Anti-Jewish writer; born at Osterburg, Bavaria, in the latter half of the sixteenth century; date and place of death unknown. He was converted to Christianity in 1610 at Feuchtwangen, and wrote "Jüdischer Abgestreifter Schlangenbalg" (The Jewish Serpent's Skin Stripped), in which he bitterly attacked his former coreligionists, whom he accused of hating "the most pious and innocent Jew, Jesus Christ," and in which he denounced their religious literature. This book, divided into seven chapters, appeared at Nuremberg in 1614, 1680, and 1715.

Against him Solomon Ẓebi Hirsch of Aufhausen (not Offenhausen nor Ufhausen) wrote "Der Jüdische Theriak" (The Jewish Theriak or Antidote), Hanau, 1615. For the use of Christians as well as Jews he had it printed in German and in Hebrew, and the work was successful in refuting the false accusations of Brenz. A new edition of the "Theriak" appeared at Altorf in 1680, and a Latin translation by Johann Wülfer, together with the Schlangenbalg, was published at Nuremberg in 1681.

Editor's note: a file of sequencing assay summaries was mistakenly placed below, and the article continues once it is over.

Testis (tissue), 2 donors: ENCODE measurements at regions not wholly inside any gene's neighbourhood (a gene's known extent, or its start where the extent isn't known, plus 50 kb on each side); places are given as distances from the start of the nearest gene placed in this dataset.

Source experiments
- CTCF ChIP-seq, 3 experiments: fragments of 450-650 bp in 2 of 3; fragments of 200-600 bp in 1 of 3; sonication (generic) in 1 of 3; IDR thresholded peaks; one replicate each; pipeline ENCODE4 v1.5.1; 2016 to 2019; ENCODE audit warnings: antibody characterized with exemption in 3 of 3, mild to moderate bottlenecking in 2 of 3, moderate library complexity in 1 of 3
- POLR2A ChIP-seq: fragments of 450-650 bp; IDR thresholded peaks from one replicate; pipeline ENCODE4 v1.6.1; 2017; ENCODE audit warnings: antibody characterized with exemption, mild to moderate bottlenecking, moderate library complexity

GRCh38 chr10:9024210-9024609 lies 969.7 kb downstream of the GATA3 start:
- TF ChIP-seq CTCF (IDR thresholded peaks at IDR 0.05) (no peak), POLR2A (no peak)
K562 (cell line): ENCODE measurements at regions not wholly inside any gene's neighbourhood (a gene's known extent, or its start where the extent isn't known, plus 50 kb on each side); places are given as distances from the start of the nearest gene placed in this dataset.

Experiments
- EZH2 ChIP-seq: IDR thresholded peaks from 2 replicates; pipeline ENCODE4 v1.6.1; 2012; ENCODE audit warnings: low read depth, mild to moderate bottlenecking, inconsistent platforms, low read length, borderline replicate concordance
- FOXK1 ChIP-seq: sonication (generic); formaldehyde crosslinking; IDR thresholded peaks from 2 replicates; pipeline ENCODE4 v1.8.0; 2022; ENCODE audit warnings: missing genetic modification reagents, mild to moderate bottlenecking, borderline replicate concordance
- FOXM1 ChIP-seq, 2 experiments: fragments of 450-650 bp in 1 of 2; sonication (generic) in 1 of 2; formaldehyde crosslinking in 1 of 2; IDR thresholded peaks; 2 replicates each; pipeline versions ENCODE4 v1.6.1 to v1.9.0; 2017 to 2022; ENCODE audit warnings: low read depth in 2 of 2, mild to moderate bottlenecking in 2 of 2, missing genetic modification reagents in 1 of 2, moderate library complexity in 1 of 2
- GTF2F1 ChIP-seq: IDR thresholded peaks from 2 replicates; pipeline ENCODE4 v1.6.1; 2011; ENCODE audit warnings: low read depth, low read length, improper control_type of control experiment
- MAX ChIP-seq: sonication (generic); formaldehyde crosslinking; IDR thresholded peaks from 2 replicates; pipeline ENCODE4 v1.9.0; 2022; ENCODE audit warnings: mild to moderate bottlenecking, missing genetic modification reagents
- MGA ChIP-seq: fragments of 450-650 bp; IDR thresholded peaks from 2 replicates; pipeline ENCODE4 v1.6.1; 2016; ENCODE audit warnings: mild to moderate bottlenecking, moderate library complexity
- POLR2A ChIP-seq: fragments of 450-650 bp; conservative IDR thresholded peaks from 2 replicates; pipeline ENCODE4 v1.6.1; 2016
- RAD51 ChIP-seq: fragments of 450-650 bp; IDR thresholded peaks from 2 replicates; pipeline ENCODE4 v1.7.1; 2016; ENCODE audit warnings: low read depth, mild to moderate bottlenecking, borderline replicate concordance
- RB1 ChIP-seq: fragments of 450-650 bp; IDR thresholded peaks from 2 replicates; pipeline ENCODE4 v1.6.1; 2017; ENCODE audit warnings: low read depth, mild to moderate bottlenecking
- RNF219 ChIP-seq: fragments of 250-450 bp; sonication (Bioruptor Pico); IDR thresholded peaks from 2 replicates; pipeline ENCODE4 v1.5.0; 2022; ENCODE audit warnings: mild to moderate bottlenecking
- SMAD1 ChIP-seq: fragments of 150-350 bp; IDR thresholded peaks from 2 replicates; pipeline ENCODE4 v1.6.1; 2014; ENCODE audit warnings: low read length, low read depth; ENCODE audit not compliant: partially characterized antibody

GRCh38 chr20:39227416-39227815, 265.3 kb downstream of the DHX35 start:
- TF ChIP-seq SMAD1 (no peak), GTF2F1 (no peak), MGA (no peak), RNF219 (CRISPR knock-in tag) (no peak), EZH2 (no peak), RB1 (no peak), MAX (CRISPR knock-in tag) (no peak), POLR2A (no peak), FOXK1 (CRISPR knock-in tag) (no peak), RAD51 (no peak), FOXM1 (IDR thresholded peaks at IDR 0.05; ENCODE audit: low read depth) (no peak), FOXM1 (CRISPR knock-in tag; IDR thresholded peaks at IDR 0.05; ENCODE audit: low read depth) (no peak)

Wülfer strongly defended the Jews against Brenz, whose crass ignorance, hatred, falsehood, and pernicious fanaticism, as well as his plagiarism of Pfefferkorn, he exposed. A Hebrew translation under the title "Ha-Yehudim," by Alexander ben Samuel, is extant in manuscript in the library of the University of Leyden.

  • Allg. Zeit. des Jud.1846, pp. 340-342;
  • Fürst, Bibl. Jud. i. 131, iii. 46, 537;
  • Steinschneider, Cat. Bodl. cols. 805, 2379, 2734;
  • Wolf, Bibl. Hebr. i., Nos. 576, 2131.
D.S. Man.
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